You can make a delicious spent grain bread using the grains left over from home brewing. Let me show you how.
Most bread made with spent grain tends to be hearty and chewy. And there is a time and a place for that. This loaf bakes up nice and soft and is perfect for making sandwiches. I also have a great recipe for spent grain crackers you might really like.
If you’d like to use actual beer in a yeast bread, try my Old Neighborhood Oatmeal Porter Beer Bread.
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How To Use Spent Grains in Bread
Bread and beer are closely related and share almost the same ingredients.
And this Particular bread has even more in common with beer than most since I used the spent grains from The Beloved’s latest Brewing Escapade in the dough.
To brew beer, you can either use a malt extract, which is an evaporated form of what you’d get if you boiled cracked whole grains. Or, you can start with the cracked grains and boil them to extract a lot of the flavor.
The leftover grains–pounds and pounds, even for fairly small batches of beer–are generally composted or fed to chickens or otherwise tossed away.
This recipe is wonderful! Perfect for sandwiches. My husband and son love it. I made the loaves exactly the way the recipe reads. I’m already starting another batch. Thanks for sharing this amazing recipe.reader Mimi Richard
Why Bake with Spent Grains?
But just because they’re called “spent grains” doesn’t mean that they are completely bereft of goodness. They still have some flavor left, a bit of the wort (pre-beer) clinging to them, texture, protein, and fiber–all good things, when it comes to bread.
And unless you like super soft white bread, you will appreciate the extras that come with baking with spent grains.
If you like a bread with a strong bready character and flavor, one with a moist, soft-yet-chewy crumb and caramelized crisp-chewy crust, then you are Totally in the right place. You must make this bread.
Should I Dry Out My Spent Grains?
The nice thing about this bread is you don’t have to start with dried grains. You can literally go from brew pot (once cooled down) to dough.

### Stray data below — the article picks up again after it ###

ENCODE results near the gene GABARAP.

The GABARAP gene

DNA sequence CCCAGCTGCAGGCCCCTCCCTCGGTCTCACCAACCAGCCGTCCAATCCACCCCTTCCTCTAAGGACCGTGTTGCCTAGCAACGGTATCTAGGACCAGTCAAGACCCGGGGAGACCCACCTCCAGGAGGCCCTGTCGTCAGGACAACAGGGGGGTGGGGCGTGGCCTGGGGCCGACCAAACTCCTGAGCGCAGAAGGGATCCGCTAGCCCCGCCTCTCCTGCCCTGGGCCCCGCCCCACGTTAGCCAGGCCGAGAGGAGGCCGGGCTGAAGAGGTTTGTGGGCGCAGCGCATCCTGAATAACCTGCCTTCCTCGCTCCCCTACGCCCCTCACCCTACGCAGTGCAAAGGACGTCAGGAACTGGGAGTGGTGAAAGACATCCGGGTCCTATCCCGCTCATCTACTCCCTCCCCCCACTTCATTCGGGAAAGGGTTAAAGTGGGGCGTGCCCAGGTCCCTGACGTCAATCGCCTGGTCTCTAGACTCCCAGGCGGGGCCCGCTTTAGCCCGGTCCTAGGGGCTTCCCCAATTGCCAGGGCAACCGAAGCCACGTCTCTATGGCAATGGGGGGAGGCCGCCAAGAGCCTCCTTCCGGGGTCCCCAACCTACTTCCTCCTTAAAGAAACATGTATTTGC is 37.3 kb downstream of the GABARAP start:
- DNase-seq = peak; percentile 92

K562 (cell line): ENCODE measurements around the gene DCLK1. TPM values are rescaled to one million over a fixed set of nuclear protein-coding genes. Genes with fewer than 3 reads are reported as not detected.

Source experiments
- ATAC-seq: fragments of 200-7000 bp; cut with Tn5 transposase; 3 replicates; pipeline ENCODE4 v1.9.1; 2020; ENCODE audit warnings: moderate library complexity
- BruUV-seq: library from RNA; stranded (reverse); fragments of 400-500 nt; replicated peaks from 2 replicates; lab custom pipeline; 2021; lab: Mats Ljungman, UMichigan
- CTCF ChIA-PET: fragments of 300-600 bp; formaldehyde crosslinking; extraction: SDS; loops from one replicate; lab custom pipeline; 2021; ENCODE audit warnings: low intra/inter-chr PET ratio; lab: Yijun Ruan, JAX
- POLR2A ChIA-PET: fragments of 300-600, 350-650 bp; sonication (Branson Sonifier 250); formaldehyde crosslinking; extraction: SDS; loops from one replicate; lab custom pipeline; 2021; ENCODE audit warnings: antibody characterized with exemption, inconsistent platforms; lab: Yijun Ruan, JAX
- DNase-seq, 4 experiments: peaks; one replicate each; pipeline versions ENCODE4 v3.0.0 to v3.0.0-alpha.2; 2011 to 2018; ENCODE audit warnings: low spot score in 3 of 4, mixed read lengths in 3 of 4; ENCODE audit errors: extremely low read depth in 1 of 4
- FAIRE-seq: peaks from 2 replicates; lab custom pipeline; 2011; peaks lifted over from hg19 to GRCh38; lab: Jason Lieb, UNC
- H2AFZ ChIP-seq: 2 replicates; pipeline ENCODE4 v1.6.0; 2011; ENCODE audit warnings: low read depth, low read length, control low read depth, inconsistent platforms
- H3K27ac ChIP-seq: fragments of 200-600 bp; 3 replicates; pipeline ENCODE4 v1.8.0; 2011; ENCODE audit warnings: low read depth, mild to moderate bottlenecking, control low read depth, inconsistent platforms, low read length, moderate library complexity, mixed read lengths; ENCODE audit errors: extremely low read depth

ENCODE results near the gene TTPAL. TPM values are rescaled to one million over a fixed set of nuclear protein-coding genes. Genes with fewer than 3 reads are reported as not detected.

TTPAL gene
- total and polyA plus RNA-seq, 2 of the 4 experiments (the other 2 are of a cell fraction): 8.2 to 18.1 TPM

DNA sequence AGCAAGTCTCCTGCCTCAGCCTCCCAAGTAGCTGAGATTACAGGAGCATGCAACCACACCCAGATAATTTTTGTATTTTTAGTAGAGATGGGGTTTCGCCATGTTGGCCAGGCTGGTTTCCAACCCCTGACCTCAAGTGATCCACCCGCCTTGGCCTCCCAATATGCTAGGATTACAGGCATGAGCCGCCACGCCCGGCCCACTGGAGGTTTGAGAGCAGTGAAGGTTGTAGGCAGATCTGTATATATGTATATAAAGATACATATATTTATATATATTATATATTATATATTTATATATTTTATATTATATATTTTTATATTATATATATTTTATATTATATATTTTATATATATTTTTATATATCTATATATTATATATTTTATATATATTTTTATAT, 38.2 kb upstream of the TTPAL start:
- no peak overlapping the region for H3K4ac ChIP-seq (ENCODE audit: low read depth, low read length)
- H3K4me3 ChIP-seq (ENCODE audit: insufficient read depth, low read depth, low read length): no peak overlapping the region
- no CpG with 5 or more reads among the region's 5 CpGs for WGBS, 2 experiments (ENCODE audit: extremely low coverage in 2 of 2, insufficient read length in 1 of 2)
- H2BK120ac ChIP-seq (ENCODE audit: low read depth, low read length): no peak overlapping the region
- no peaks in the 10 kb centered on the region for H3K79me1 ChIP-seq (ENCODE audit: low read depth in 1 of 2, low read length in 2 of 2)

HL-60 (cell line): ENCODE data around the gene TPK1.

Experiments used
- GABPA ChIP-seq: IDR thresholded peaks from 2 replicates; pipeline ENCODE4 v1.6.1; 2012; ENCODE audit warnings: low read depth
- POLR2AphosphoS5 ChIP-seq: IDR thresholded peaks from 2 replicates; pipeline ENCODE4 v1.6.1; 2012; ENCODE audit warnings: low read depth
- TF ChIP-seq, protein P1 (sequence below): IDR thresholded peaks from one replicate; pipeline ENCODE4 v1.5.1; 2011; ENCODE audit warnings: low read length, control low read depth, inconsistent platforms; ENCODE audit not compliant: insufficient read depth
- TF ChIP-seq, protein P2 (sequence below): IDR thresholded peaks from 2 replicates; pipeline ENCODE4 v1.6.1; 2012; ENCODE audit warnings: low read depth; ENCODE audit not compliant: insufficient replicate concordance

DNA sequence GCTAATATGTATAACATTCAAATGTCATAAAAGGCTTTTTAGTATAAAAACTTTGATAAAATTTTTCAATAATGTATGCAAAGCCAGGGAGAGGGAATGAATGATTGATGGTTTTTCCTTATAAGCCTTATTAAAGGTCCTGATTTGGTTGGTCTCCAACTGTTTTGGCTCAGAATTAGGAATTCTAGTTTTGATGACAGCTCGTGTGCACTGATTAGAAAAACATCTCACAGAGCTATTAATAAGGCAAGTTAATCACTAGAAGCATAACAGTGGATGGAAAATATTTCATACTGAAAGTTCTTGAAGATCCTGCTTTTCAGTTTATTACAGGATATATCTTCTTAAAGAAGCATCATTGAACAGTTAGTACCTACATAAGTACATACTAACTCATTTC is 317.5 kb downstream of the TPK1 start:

For some applications, like for making granola with spent grains, you’ll want to dry the grains out first.
The easiest way I’ve found to dry our spent grains is to spread them out on a half sheet pan and bake in a low oven (150F), stirring every 30 minutes, until dry and crisp.
Start Your Spent Grain Bread with a Poolish
What Is a Poolish?
A poolish is a type of starter for bread. A “proto-dough,” if you will, made up of flour, water and a touch of yeast. Its purpose is to:
- give the yeast a chance to get a jump start on growing without a bunch of other ingredients weighing it down, and
- develop additional flavor
Poolish is also generally considered to be equal parts, by weight, of flour and water along with a smidge of yeast.
So, the hydration of a poolish expressed in bakers percentages is 100%, since the flour and water are of equal weight. What you’re looking for is a bit like a pancake batter texture.
Remember our baker’s percentages from above? A poolish is made of a portion of that 100% of flour, and can comprise up to about 50% of the total weight of the flour.
For example, if your bread will contain 500g of flour (500g=100%), the flour in your poolish can weigh up to 250g, or 50%.
My bread ended up containing 25 oz (709g) of flour, 5 oz (142g) of which was contained in the poolish. So the percentage of flour in the poolish is calculated thusly: 142/709 x 100=about 20%.